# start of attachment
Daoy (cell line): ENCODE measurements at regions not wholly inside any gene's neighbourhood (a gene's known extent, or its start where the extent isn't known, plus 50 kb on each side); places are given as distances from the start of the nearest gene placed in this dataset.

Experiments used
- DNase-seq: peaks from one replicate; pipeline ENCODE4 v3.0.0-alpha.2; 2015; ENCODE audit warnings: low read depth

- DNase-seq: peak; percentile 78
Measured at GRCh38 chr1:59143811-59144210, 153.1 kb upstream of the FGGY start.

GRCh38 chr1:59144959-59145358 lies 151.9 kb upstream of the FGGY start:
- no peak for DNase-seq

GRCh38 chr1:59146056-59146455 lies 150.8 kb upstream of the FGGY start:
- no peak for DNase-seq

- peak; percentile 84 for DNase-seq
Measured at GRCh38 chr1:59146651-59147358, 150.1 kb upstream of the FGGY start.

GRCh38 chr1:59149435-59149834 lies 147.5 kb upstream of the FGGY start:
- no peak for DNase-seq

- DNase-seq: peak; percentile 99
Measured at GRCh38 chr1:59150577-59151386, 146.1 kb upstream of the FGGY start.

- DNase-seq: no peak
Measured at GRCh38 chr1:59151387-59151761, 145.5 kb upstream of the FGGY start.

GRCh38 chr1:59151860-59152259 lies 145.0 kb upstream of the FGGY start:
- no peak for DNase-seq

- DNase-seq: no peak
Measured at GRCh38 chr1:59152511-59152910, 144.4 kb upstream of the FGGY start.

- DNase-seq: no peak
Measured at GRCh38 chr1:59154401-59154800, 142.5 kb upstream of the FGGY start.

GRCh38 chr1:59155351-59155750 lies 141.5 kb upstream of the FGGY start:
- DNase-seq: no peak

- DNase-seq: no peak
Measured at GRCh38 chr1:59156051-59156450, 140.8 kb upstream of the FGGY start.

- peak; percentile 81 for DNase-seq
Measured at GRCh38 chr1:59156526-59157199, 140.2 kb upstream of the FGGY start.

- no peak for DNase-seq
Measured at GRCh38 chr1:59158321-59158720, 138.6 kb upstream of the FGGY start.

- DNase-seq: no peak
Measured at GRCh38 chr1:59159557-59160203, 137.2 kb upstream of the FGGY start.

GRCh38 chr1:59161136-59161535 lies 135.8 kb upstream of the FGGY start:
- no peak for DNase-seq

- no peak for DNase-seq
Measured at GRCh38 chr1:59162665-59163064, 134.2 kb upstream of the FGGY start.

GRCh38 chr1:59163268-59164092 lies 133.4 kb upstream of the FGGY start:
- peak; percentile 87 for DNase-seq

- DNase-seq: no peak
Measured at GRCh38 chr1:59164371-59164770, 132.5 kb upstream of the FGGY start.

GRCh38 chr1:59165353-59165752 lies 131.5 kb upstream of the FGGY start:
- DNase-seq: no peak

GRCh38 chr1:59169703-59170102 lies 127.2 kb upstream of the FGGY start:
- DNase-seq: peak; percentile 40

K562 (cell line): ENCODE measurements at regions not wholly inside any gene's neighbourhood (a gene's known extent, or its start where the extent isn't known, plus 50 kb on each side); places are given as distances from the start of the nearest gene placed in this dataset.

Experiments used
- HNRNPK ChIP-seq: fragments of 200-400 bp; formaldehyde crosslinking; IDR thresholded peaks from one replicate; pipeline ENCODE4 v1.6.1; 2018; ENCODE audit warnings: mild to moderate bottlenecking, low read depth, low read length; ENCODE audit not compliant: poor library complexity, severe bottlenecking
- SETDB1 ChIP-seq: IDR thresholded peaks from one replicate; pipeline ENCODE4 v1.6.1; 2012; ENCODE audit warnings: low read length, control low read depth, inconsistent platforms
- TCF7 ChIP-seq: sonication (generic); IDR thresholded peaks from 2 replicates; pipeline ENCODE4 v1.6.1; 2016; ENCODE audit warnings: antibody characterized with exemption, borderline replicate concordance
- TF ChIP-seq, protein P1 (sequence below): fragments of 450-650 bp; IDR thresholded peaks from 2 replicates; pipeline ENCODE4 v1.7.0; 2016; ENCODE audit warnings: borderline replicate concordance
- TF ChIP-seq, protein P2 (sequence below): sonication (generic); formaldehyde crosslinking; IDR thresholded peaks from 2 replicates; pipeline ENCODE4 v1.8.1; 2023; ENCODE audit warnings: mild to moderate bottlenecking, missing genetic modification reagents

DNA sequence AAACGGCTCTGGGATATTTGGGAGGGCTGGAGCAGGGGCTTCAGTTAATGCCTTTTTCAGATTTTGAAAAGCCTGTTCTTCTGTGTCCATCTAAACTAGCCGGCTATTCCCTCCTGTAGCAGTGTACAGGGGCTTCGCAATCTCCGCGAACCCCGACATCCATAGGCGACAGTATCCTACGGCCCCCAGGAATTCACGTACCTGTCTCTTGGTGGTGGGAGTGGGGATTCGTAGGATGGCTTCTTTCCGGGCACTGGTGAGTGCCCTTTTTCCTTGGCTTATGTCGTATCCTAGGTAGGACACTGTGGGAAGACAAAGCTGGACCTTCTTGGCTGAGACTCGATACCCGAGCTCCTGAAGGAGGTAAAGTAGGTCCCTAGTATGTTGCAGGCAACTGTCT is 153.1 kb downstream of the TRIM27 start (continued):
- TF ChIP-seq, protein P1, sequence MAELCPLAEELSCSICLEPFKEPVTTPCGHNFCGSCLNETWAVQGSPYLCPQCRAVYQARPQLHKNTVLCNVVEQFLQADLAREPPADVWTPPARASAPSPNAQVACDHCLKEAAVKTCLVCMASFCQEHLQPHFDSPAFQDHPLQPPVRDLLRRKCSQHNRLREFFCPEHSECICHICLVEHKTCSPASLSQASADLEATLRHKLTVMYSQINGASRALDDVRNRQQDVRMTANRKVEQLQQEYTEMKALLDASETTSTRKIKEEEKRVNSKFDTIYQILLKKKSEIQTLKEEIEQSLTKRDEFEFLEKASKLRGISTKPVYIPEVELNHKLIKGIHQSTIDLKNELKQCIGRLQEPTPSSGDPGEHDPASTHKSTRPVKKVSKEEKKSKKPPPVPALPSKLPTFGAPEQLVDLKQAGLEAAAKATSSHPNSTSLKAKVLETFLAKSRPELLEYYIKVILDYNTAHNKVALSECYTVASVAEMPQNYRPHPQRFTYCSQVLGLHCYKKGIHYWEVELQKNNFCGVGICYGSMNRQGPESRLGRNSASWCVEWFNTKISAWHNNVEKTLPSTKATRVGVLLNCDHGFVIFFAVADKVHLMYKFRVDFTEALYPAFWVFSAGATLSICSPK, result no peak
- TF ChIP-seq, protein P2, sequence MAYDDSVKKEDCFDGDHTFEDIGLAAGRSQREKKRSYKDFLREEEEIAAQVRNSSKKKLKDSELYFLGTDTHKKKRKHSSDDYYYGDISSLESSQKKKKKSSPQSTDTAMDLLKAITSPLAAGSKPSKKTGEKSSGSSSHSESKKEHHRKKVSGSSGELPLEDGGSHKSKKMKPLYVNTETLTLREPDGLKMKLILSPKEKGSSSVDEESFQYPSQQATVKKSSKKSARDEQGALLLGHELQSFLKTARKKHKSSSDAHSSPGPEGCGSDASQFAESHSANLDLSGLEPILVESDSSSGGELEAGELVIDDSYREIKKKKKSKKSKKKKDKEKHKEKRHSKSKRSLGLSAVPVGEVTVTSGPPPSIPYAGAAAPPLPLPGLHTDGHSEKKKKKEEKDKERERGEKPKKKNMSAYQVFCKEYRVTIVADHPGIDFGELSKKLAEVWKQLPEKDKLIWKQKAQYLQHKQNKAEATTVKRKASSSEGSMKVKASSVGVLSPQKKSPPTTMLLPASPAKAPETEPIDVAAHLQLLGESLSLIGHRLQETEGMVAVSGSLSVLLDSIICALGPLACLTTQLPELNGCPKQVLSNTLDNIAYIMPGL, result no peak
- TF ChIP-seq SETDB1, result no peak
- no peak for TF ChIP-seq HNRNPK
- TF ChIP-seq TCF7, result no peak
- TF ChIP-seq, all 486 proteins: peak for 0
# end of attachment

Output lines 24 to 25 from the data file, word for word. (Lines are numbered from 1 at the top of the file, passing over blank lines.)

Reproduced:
GRCh38 chr1:59155351-59155750 lies 141.5 kb upstream of the FGGY start:
- DNase-seq: no peak